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Police ramping up COVID patrols for off-campus parties at Wisconsin university

The move comes amid concern over student behavior during the pandemic.

As schools crack down on parties during the coronavirus pandemic, one university is looking to stop large gatherings before they happen.

University of Wisconsin, Milwaukee officials said this week that its campus police are ramping up patrols of large off-campus parties.

"We're trying to prevent the large gatherings from happening in the first place," UWM Police Chief Joseph LeMire said during a press briefing earlier this week. "The message for students wanting to attend large parties is don't do it. That has to be the message."

The move comes amid concern over student behavior during the pandemic. The Milwaukee Health Department said it has received complaints from college students worried about safety, and it was alarmed by activity over Labor Day weekend.

"We have seen a number of videos of parties and things that had occurred over the weekend," Commissioner Jeanette Kowalik said during the press briefing. "And we, again, just want to appeal to our community that we all have a responsibility here for reducing the risk of COVID-19."

Kowalik did not name specific schools, though Milwaukee Fox station WITI recently shared cellphone video shot by a neighbor who witnessed a crowd gathering outside a home near UWM over the holiday weekend.

Kowalik stressed that it is especially important to follow safety guidelines with events such as homecoming approaching.

"Let's just do it the safe way, remind one another to keep distance, refrain from the handshakes and high-fives and all that, and wear your mask," she said.

UWM "strongly discourages" in-person social gatherings with people outside the same household if social distancing cannot be maintained and face coverings cannot be worn. It advises students to review the current Milwaukee COVID-10 orders, which limit gatherings to half the total occupancy of the location, one person for every 30 square feet of floor space or 250 people -- whichever is the lesser amount.

LeMire said the department is planning to intervene with gatherings of about 10 to 15 people in the afternoon and early evening, "before it gets larger than that." Later in the evening, it is working with the Milwaukee Police Department to monitor crowds, he said.

"It's an educational process," the chief said, noting that the department plans to reinforce social distancing and mask-wearing. "We're intervening at a lower level, a more educational level, talking with them, explaining with them, helping people understand that this isn't just about you."

The school has "processes to hold them accountable if they violate those standards," UWM Dean of Students Adam Jussel told Milwaukee ABC affiliate WISN, though any punishment was not specified. The campus police will also be enforcing underage drinking as state charges, while the Milwaukee Police Department will enforce city ordinances such as noise complaints, the station reported.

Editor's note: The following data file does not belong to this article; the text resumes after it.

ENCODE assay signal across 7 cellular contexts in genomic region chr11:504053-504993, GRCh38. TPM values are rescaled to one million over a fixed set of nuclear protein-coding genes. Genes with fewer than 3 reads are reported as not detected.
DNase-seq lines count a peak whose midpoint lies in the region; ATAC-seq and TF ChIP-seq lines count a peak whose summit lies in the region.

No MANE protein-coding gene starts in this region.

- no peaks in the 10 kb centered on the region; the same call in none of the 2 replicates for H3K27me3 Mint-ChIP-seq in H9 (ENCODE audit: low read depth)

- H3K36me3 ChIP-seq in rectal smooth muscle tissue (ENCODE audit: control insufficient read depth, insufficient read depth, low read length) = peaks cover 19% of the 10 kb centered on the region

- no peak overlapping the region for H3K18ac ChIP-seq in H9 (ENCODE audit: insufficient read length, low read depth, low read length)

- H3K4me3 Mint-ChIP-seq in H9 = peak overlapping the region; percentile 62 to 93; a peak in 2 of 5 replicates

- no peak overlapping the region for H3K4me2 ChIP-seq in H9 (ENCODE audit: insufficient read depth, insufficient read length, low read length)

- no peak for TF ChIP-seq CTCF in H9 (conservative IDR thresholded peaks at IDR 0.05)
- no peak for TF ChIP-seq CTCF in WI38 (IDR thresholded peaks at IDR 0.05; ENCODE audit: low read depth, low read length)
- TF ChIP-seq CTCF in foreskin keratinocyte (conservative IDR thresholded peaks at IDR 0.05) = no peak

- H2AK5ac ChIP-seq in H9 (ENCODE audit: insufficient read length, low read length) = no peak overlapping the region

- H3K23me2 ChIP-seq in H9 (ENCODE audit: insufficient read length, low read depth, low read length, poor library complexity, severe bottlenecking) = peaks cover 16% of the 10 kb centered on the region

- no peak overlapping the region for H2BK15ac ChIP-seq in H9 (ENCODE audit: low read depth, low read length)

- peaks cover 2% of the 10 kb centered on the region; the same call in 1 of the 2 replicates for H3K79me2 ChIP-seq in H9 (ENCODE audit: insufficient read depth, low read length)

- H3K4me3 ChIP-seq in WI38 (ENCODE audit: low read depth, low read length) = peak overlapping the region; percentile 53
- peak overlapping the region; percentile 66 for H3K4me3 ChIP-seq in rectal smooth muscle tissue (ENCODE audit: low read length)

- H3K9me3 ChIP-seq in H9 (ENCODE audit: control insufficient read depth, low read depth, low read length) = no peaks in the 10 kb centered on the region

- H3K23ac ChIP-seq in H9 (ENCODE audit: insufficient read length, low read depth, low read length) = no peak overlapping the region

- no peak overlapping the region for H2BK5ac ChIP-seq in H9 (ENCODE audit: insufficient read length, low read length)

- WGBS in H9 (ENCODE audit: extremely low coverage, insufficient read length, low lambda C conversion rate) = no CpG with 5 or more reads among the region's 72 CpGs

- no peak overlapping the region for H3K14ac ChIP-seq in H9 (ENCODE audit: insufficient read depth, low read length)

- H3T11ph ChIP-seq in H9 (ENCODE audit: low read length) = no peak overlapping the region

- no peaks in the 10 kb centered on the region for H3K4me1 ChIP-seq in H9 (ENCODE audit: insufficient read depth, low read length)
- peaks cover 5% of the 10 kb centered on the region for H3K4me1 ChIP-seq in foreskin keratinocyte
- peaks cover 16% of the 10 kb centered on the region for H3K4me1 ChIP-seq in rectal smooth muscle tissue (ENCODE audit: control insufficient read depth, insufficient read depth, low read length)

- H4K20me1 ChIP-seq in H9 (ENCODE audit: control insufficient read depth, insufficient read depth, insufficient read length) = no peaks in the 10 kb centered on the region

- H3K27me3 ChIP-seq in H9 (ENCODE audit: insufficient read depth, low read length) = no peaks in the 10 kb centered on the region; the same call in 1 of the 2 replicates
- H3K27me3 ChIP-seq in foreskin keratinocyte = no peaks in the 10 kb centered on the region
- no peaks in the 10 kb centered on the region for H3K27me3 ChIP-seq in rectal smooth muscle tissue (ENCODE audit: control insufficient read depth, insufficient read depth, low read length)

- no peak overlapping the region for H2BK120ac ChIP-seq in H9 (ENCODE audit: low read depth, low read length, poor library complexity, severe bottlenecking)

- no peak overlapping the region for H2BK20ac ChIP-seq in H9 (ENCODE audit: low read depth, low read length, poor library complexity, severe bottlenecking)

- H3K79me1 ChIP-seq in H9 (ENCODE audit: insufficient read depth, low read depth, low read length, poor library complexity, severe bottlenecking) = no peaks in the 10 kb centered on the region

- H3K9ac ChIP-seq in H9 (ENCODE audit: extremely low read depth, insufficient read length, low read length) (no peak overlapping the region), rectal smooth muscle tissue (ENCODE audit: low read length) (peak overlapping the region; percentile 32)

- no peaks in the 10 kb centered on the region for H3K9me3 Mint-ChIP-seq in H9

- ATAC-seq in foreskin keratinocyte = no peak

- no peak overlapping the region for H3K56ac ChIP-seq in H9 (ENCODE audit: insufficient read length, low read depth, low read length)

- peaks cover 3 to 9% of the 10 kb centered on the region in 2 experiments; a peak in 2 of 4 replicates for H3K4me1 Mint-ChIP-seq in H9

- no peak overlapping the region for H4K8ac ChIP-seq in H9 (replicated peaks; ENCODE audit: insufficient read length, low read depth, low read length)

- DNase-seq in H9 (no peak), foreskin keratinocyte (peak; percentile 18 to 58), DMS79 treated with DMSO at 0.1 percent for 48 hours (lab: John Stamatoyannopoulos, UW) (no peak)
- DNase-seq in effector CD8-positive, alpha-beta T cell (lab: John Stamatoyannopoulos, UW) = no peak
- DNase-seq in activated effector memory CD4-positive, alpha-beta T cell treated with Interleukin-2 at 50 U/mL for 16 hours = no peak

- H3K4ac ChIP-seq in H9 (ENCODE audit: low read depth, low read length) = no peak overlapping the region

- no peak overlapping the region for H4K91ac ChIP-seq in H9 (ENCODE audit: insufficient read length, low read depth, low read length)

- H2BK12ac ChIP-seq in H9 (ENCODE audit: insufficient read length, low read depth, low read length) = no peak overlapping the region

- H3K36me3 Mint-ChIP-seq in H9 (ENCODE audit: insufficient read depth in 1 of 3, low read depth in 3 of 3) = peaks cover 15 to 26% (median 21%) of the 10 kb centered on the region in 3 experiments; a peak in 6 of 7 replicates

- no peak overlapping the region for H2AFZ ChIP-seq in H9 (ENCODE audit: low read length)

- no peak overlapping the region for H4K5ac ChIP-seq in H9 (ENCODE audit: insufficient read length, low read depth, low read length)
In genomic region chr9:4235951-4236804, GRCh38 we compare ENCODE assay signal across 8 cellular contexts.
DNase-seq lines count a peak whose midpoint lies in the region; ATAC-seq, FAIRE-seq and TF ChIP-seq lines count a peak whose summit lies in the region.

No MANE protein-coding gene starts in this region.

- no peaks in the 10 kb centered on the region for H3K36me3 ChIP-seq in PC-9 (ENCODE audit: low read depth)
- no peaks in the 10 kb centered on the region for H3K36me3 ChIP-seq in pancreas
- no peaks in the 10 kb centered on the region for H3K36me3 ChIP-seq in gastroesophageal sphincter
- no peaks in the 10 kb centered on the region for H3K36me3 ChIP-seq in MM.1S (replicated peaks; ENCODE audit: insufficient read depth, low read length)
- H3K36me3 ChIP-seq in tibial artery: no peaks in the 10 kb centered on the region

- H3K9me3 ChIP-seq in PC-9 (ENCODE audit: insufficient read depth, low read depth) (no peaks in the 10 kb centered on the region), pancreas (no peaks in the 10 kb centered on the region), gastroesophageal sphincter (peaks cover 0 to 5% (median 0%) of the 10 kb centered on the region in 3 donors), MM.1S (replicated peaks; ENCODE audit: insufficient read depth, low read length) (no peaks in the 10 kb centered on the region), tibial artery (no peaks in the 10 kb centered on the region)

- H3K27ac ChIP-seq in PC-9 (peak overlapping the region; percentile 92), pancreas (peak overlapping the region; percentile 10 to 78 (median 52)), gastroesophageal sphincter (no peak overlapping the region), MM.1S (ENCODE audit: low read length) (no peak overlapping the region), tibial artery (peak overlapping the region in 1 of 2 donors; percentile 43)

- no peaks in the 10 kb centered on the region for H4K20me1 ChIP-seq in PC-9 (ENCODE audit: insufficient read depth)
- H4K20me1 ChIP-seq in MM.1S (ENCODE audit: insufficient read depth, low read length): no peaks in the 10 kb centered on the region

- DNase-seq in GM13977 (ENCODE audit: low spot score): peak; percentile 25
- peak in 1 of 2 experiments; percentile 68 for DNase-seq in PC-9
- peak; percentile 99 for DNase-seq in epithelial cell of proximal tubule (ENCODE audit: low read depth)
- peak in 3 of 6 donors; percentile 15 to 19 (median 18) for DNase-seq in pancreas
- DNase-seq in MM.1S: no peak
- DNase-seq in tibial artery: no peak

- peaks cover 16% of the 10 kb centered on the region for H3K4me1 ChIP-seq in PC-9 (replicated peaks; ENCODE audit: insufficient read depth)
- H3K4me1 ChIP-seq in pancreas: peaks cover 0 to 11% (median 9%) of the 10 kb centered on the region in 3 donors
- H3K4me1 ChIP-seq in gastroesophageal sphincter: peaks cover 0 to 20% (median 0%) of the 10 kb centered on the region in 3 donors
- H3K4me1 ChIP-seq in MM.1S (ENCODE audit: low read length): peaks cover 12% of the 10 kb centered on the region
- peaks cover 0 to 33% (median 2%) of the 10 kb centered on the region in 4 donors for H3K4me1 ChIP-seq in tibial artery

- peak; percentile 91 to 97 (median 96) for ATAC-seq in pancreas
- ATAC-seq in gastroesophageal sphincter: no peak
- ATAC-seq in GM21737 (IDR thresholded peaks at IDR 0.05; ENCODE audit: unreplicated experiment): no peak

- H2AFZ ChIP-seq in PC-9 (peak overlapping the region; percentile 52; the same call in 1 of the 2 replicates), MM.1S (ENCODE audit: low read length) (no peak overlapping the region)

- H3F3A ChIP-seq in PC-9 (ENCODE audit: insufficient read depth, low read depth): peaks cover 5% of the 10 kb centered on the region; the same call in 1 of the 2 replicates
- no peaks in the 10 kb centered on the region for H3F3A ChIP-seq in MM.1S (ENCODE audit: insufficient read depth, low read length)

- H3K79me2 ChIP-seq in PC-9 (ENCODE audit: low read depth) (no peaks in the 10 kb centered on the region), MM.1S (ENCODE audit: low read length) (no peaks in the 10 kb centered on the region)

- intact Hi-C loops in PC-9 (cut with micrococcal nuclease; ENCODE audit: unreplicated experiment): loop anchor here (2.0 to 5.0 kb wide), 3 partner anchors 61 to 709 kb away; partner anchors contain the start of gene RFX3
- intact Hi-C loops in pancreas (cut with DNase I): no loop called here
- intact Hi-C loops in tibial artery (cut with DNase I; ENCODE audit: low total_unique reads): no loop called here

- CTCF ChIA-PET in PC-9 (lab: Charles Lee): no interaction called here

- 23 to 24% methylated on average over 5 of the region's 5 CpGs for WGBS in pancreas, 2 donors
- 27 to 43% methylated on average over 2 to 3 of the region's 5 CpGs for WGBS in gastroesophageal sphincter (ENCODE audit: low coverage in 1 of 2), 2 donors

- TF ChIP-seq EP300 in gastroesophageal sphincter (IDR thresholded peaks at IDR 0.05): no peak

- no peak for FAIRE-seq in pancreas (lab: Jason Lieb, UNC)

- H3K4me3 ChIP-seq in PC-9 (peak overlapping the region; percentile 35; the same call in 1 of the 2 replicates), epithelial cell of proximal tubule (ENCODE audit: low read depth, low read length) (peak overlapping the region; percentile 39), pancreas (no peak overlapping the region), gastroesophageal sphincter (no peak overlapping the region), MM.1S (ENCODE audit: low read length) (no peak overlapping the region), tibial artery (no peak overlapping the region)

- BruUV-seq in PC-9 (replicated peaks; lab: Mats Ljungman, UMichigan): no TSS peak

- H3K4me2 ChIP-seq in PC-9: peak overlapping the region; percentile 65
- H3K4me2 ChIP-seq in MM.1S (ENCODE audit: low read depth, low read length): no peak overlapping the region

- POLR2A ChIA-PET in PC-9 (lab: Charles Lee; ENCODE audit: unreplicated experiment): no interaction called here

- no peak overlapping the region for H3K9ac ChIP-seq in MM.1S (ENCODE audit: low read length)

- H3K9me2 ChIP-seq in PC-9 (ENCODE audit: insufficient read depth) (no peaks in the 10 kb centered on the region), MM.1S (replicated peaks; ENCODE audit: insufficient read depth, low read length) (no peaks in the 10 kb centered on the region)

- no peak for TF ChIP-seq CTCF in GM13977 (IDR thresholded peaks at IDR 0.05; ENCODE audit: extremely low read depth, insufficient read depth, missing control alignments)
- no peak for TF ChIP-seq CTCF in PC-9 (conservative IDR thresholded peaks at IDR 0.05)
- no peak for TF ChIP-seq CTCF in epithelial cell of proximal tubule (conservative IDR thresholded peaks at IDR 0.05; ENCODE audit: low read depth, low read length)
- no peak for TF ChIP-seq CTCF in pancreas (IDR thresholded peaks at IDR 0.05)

Students take health and safety training "to know what's expected of them," UWM Chief Student Affairs Officer Kelly Haag said during the press briefing. The school is also increasing messaging. Last week, the UWM Student Association put out a video "really reminding students what's at stake for us if we don't all abide by our pledge to support campus health and safety," she said.

"We also have to think about the activities that we're doing off campus," Student Association President Emma Mae Weber said in the video. "Because what we do off campus impacts whether our campus is going to be able to continue functioning as a community. So the next time you're thinking about going out, ask yourself, is it worth it?"

"For just one careless and thoughtless act, it can end up ruining so much for everybody else," she added.

A cautionary tale can be found at a fellow state university. The University of Wisconsin, Madison announced on Wednesday that it will be shifting to remote instruction for two weeks and quarantining two residence halls after positive test rates in students were over 20% for the past two days and it noticed a "sharp increase in certain residence halls."

UWM has been testing symptomatic students since March. Starting Monday, it will begin testing all students who live in residence halls at least once every two weeks.

"Case counts at UWM have been low, and the goal of the testing program is to monitor for outbreaks and isolate students who test positive," the school said in an update Friday.

The Milwaukee campus, which started classes on Sept. 2, has reported 61 student cases of COVID-19 since Aug. 3, according to data on the university's website. About half of those were in the past week.

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